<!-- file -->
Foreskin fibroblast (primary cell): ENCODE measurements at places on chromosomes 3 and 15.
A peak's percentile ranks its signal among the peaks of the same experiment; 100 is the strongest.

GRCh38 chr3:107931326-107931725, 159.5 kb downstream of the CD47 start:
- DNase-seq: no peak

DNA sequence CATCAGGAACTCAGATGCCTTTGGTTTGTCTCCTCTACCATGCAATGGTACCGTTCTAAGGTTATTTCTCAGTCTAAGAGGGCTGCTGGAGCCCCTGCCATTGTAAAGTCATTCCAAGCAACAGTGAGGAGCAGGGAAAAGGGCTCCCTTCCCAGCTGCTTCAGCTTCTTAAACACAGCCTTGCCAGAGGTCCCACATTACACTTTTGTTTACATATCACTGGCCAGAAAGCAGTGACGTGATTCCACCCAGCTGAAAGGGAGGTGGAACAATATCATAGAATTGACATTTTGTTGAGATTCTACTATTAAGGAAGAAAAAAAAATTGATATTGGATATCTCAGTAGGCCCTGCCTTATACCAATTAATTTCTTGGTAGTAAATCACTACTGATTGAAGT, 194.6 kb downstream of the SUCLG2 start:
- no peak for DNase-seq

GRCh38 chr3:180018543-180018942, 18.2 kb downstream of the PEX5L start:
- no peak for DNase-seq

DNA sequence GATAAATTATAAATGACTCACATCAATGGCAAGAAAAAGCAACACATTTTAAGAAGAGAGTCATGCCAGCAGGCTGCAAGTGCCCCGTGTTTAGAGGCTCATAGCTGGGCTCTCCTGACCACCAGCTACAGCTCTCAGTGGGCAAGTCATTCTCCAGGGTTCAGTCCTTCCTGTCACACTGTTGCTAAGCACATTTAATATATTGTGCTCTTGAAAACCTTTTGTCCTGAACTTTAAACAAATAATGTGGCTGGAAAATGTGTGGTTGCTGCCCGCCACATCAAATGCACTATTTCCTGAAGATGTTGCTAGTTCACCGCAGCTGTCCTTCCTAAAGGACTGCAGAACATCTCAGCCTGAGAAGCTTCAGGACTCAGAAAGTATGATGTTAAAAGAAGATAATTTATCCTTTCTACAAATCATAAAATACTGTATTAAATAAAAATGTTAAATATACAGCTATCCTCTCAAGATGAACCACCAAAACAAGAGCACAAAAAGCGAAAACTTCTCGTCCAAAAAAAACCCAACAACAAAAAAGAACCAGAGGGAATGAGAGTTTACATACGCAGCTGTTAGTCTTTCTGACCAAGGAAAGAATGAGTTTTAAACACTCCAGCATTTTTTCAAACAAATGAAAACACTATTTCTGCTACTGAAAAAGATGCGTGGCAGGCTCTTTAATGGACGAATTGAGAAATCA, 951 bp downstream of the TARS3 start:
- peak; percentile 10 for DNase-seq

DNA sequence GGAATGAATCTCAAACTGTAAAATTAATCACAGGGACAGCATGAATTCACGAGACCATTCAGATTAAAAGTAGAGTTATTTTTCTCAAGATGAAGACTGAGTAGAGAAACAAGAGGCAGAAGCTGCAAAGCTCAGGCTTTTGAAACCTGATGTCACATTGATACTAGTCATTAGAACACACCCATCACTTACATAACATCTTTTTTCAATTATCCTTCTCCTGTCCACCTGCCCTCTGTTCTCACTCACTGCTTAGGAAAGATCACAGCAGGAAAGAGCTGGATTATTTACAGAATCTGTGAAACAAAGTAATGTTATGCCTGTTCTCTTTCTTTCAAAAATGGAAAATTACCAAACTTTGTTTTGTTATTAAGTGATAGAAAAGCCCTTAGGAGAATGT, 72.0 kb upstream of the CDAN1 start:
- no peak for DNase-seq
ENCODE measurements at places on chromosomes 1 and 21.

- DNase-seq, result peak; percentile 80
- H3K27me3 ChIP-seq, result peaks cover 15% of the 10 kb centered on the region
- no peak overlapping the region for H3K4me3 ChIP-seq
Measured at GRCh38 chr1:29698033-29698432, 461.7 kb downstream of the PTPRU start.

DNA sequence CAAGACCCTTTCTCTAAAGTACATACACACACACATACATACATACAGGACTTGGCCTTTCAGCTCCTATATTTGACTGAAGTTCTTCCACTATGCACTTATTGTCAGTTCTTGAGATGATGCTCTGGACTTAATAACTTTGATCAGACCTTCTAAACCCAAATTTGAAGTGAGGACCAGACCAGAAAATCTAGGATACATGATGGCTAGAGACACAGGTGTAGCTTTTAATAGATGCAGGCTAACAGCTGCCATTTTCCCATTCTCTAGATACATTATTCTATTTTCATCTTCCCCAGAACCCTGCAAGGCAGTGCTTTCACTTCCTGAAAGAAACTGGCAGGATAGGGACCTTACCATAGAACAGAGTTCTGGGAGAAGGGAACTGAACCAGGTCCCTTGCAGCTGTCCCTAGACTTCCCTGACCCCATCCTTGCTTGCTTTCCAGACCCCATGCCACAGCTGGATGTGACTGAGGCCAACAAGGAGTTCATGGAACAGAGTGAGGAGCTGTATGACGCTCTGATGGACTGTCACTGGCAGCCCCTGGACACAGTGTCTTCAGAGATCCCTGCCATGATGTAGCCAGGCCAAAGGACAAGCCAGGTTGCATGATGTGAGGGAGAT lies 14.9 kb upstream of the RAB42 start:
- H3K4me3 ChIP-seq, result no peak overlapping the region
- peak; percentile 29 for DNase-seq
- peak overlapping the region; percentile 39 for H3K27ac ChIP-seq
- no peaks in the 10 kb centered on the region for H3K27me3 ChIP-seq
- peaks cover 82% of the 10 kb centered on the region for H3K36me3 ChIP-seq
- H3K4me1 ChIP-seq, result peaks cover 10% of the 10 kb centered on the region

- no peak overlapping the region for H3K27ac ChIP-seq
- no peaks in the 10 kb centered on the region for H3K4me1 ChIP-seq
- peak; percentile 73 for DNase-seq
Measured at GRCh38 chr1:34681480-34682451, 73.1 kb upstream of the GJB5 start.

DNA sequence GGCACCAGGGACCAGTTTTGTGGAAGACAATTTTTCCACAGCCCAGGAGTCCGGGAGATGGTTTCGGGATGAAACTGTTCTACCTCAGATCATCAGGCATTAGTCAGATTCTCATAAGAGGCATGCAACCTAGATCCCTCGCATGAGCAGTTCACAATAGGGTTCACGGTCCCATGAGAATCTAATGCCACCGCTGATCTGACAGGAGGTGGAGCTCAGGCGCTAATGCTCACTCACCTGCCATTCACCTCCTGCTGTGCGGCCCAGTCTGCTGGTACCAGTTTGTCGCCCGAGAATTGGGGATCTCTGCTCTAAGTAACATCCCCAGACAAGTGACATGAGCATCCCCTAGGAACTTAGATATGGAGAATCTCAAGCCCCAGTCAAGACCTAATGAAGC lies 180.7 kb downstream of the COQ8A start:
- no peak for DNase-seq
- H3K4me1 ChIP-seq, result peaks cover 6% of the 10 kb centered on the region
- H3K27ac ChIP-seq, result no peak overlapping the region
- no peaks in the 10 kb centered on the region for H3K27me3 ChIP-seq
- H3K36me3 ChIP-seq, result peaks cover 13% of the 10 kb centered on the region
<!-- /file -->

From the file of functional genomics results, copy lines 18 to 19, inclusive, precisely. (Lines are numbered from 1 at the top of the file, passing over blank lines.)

DNA sequence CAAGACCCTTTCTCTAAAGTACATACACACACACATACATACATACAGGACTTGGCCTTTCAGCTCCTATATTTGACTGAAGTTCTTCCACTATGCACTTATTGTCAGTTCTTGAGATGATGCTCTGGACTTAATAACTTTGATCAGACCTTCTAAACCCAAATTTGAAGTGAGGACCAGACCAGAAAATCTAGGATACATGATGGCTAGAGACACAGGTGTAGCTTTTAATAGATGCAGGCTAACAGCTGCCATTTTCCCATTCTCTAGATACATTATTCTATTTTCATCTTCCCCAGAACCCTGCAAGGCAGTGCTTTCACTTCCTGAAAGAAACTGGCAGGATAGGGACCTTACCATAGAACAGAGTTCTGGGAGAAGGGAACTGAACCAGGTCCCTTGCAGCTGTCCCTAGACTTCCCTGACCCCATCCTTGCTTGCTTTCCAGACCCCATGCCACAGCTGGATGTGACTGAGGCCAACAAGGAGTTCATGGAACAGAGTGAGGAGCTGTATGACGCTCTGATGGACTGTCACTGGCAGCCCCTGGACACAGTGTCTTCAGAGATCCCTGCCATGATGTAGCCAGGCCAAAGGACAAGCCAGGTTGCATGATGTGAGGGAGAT lies 14.9 kb upstream of the RAB42 start:
- H3K4me3 ChIP-seq, result no peak overlapping the region